Reckoning with Power
Why the Church Fails When It’s on the Wrong Side of Power
History is clear: Whenever the church has aligned itself with worldly, coercive power, it ends up on the wrong side of important justice issues.
But when the church cooperates with God's power through his presence among the least powerful, its witness for Jesus transforms the world into a better place.
In Reckoning with Power, David Fitch unpacks the difference between worldly power, or power over others, and God's power, which engages not in coercion but in love, reconciliation, grace, forgiveness, and healing.
In a world where we can see the abuses of power everywhere--in our homes, schools, governments, and churches--Fitch teaches readers how to discern power and avoid its abuses and traumas. By learning from the church's historical pitfalls, Fitch empowers Christians to relinquish worldly power and make space for God to disrupt and transform our culture for his kingdom.
Introduction: The American Church on the Wrong Side of Power
1. Defining Power: The Many Versions
2. Worldly Power and God's Power: There Are Two Powers, Not One
3. The Persistent Temptation to Blur the Powers
4. The Lure of Christian Nationalism: The Refusal of God's Power
5. Playing God with Worldly Power: The More Subtle Temptations
6. Living under the Power of Christ: The Church on the Right Side of Power
Epilogue: We Can Be a Different People; Getting Back on the Right Side of History
"From that moment in the fourth century when Christians were first offered a seat at Caesar's table, the seductive lure of coercive power has ever been the bane of the church. A return to the dynamic countercultural Christianity that turned the world upside down before the Constantinian catastrophe is possible, but only if we are willing to heed the summons of the Spirit to radically rethink our relationship with worldly power. In response to this summons, David Fitch's Reckoning with Power is the critical reassessment the church needs--particularly the church in North America. As he writes, 'This cultural moment begs for a reckoning with power.' I could not agree more! I urge those who hope for a better Christianity to read this book."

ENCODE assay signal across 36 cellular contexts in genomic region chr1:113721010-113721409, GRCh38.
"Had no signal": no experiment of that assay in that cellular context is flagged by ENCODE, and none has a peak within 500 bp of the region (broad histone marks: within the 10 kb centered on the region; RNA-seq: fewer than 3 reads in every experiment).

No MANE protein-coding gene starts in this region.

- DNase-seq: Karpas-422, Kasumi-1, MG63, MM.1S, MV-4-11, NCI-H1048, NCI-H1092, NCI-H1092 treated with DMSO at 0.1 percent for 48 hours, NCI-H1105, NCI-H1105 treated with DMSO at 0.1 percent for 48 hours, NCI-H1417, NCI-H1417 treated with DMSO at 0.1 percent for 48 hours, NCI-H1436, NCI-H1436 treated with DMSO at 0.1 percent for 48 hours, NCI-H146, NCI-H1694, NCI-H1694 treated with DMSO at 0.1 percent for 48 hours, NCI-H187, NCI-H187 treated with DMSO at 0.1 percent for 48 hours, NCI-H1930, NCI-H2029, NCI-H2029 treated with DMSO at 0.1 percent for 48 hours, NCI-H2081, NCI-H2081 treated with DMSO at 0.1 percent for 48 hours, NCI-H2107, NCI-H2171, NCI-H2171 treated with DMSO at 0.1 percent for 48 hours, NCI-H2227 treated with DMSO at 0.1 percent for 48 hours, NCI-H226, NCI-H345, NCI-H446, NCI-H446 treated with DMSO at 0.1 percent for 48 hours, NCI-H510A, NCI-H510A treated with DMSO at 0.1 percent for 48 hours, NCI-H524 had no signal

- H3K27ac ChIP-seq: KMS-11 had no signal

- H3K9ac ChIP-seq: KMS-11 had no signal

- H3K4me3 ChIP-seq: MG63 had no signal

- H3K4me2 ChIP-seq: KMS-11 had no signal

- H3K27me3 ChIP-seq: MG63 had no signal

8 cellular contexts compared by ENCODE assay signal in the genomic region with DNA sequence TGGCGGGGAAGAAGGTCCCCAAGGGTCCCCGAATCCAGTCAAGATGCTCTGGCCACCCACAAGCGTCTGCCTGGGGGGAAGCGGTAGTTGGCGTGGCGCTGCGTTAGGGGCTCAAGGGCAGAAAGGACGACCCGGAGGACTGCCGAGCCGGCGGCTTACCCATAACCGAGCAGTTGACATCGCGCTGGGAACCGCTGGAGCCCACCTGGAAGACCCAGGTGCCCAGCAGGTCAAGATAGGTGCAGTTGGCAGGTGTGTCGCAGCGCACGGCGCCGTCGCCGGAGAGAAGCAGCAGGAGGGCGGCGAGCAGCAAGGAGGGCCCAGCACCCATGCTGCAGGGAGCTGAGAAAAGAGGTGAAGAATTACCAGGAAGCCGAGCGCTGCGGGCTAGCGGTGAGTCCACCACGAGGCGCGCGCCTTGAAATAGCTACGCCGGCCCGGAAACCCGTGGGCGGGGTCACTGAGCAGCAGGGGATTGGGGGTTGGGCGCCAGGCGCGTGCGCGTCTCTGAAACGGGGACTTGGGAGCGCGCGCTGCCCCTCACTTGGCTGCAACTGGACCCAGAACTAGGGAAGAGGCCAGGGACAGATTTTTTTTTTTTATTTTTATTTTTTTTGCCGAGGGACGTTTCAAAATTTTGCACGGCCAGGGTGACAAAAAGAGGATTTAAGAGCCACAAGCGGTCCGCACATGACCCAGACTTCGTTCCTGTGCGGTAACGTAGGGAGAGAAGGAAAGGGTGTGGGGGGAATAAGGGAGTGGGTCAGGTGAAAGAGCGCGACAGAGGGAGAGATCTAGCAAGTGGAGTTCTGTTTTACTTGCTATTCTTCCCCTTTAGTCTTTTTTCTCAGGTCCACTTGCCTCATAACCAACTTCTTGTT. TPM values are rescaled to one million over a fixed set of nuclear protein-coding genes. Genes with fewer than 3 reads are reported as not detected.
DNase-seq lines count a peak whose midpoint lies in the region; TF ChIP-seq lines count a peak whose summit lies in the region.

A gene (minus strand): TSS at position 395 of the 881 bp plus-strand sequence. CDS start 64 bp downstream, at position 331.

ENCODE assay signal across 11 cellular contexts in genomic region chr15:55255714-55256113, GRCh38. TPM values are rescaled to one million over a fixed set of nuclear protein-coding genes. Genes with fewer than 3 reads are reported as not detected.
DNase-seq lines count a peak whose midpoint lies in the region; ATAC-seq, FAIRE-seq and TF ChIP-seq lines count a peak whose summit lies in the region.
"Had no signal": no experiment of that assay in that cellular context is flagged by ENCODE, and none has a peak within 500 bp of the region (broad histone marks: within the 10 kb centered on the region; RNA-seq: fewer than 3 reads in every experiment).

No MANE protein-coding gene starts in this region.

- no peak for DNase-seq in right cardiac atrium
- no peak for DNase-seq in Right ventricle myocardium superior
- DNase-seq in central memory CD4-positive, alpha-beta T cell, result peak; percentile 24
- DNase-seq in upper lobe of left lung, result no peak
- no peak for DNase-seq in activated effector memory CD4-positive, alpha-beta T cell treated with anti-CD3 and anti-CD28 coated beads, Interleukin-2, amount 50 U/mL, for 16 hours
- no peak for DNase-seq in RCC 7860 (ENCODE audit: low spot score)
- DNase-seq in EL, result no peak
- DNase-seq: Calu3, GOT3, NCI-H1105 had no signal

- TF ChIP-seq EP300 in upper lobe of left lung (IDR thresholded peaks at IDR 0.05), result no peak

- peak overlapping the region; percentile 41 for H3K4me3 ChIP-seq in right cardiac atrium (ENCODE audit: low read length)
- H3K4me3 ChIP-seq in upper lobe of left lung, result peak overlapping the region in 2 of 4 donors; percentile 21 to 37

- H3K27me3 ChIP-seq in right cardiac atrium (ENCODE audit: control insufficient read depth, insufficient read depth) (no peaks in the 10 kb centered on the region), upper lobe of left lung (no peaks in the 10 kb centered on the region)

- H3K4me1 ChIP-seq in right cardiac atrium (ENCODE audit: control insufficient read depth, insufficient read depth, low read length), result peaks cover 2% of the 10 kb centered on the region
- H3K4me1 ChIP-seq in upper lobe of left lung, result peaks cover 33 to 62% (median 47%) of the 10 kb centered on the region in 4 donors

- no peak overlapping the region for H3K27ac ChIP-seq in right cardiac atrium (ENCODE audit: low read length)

Brian Zahnd, author of The Wood Between the Worlds
"At this moment, there's nothing the church needs more than a Jesus-centered theology of power. Without it, the world will rightly turn away. David Fitch's book brings that needed word. May the church listen."
Beth Felker Jones, professor of theology, Northern Seminary; author of Practicing Christian Doctrine
"Ancient spiritual teachers warned against three great temptations: money, sex, and power. If we understood these temptations rightly and handled them well, many of our maladies would be curtailed. When it comes to power, sadly, too few Christians have bothered to understand or handle it well. Western Christians have fallen victim to the illusion that power is just power and that it is not inherently corrosive in the hands of the 'right people.' David Fitch challenges those assumptions by putting power itself under the microscope. No longer will Christians be able to strap on meaningless, empty signifiers, such as 'servant,' to baptize our abusive wielding of worldly power. Fitch asks us to look deeper, question more, and release that which so many of us have striven for: worldly power."